Defendant Tustin Unified School District’s (“TUSD”) motion for attorney’s fees against plaintiff 1901 First Street Owner, LLC, pursuant to C.C.P. § 425.16(c), is GRANTED in the sum of $95,945.32.
C.C.P. § 425.16(c) has been interpreted to permit recovery of only reasonable attorney’s fees and costs. See, Robertson v. Rodriguez (1995) 36 Cal.App.4th 347, 362. The court applied its own knowledge in evaluating the challenges raised by plaintiff 1901 First Street Owner, LLC as set forth in plaintiff’s memorandum and the supporting declaration of attorney Nedda Mehrou and the court did not consider attorney Mahrou an expert in the areas of attorney’s fees and/or reasonableness. See, PLCM Group, Inc. v. Drexler (2000) 22 Cal.4th 1084, 1095.
The lodestar calculation (respective hourly rates multiplied by hours worked) provides the total sum of $122,585.65 sought by TUSD. (Reply, 10:19.) The Court reduces that amount on two separate bases.
First, TUSD concedes that as to a total of $2,654, the fees were related to the writ proceedings and not the anti-SLAPP motion.
Second, the Court concludes that there were in certain instances simply excessive time spent, and in others unnecessary duplication of effort. As to excessive hours, by way of example, between September 1, 2015 and October 9, 2015 (when the motion was filed), hours spent on legal research and drafting of the motion (including the declarations) amount to approximately 82 hours. While anti-SLAP motions fall into the category of complicated motions, there was nothing particularly unusual about this one, to justify those hours. As to unnecessary duplication of effort, again by way of example, entries during that same timeframe show various attorneys working on the same issues, including preparation of the various declarations. Once Plaintiff’s opposition was filed and served, the same pattern is apparent in preparing the Reply. Regarding the appeal, especially in the August 2017 timeframe, numerous block entries of 6.5 hours, 7.5 hours, 8.5 hours, 6.60 hours, 4.40 hours, 5.0 hours, and so on, again (particularly in the context of all the other hours being simultaneously billed) reflect excessive time given the issues presented. Under the circumstances, the Court concludes that rather than attempting a surgical adjustment with respect to the myriad of particular claimed fees, a downward adjustment of 20% on the lodestar amount (after first deducting $2,654) is appropriate to reflect the reasonable fees incurred in the motion and on appeal. In making this adjustment, the Court notes that counsels’ claimed hourly rates are reasonable throughout, and the adjustment is based only on the hours worked. The amount awarded is based upon the overall nature of the issues presented, their difficulty, the amount(s) involved, the skill required and employed in handling the matter, the attention given, the success of the attorneys’ efforts, the intricacies and importance of the litigation, the labor and necessity for skilled legal training and ability in trying the cause, and the time consumed. Church of Scientology v. Wollersheim (1996) 42 Cal.App.4th 628, 659 [disapproved on other grounds in Equilon Enterprises v. Consumer Cause, Inc. (2002) 29 Cal.4th 53].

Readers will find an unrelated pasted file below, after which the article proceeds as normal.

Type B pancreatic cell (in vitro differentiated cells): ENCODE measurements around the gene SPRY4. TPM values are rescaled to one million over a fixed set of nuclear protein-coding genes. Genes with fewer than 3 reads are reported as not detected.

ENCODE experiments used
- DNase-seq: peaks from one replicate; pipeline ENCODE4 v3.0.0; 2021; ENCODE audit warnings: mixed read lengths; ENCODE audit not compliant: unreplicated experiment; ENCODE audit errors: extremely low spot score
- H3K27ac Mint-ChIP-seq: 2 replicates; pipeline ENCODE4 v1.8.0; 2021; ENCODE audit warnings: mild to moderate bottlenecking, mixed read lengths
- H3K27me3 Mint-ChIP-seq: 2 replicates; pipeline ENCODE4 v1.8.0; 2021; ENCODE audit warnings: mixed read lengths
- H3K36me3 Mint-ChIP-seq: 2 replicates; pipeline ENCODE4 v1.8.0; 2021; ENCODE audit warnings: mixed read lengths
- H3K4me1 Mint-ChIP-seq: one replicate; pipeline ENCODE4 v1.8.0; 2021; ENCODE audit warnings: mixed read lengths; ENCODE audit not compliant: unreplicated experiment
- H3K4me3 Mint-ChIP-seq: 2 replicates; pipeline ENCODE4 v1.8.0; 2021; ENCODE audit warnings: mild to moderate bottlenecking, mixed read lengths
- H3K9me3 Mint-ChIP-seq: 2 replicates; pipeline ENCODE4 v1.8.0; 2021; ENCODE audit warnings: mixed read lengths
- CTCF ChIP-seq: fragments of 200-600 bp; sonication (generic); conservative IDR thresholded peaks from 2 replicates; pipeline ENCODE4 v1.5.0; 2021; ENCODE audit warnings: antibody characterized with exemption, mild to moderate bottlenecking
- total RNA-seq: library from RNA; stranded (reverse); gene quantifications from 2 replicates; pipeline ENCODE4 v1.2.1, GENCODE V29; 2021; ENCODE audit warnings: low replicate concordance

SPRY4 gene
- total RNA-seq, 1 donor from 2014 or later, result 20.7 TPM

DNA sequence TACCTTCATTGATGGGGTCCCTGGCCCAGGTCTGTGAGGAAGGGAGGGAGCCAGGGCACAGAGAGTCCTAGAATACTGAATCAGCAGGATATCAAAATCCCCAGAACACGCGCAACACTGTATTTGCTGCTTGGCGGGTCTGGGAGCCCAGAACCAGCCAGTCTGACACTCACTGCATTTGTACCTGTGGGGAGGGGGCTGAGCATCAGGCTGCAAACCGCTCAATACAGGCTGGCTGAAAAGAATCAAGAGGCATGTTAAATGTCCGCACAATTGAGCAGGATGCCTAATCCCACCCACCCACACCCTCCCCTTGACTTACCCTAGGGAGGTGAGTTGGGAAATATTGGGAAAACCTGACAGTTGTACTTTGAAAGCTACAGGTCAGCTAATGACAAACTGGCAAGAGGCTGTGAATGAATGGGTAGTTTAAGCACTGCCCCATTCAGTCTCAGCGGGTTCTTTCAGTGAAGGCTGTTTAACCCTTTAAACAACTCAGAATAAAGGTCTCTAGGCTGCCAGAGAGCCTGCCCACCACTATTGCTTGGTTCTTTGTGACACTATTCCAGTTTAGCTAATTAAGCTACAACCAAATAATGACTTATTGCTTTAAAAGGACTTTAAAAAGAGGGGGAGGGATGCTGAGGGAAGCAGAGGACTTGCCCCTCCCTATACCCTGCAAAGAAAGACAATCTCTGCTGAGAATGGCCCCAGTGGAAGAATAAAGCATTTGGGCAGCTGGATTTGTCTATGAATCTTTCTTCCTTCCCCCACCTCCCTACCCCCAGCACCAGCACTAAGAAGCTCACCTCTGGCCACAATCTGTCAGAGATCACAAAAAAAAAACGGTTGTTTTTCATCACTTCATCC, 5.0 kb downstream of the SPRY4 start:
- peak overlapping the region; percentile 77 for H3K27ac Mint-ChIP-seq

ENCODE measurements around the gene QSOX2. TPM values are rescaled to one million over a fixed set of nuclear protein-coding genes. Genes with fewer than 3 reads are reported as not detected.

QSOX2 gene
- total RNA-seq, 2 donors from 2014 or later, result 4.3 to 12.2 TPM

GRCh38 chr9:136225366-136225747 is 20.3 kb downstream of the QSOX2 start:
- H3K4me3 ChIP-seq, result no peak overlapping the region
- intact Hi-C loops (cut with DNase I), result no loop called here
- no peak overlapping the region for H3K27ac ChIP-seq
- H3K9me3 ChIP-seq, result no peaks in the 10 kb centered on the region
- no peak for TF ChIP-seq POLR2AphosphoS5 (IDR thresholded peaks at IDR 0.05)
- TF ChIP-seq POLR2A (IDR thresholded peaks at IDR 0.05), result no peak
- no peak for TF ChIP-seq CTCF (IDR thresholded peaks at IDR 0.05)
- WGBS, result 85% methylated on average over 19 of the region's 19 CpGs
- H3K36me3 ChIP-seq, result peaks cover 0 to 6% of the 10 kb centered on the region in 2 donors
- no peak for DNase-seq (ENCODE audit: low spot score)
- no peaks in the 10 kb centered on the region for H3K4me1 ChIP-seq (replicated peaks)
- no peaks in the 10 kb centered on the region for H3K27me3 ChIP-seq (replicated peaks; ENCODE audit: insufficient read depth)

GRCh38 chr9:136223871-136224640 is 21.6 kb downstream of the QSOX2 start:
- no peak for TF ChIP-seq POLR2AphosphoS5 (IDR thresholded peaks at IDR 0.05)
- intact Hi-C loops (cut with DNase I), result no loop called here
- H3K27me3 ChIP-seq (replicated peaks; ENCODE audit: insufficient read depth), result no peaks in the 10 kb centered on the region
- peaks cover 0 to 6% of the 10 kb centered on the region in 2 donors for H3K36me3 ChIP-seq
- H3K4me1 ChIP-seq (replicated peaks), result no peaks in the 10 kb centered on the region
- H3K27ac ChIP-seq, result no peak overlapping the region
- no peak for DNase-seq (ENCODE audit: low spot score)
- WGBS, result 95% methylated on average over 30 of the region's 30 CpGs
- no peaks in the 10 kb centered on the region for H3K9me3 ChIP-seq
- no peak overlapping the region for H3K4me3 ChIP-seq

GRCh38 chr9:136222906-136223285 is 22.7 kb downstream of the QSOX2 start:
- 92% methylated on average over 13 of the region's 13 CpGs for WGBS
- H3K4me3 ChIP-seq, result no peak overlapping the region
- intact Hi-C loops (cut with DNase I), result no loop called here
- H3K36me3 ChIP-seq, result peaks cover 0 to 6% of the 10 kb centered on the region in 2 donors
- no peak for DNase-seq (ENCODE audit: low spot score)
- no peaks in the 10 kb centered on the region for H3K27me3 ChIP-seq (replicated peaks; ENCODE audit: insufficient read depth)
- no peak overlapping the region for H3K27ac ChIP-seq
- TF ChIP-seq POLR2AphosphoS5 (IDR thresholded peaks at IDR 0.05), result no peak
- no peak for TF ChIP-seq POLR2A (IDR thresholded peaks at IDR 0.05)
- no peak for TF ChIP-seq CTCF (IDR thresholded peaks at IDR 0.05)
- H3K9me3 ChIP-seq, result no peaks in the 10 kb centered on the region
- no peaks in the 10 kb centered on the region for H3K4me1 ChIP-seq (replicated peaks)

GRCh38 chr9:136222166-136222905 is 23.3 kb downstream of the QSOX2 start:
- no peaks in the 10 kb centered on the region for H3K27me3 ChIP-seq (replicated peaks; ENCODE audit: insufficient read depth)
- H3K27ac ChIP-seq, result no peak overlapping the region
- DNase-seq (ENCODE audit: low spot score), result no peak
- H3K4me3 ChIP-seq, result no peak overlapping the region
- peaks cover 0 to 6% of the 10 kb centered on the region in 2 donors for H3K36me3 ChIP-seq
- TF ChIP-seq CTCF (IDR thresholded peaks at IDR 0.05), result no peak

Plaintiff 1901 First Street Owner, LLC’s objection to attorney Wiles’ supplemental declaration is OVERRULED; the grounds for the objected paragraphs are not set forth and the court in any event finds attorney Wiles’ supplemental declaration responsive to the challenges raised in plaintiff’s opposition, particularly the declaration of attorney Mehrou.
Moving party to give notice.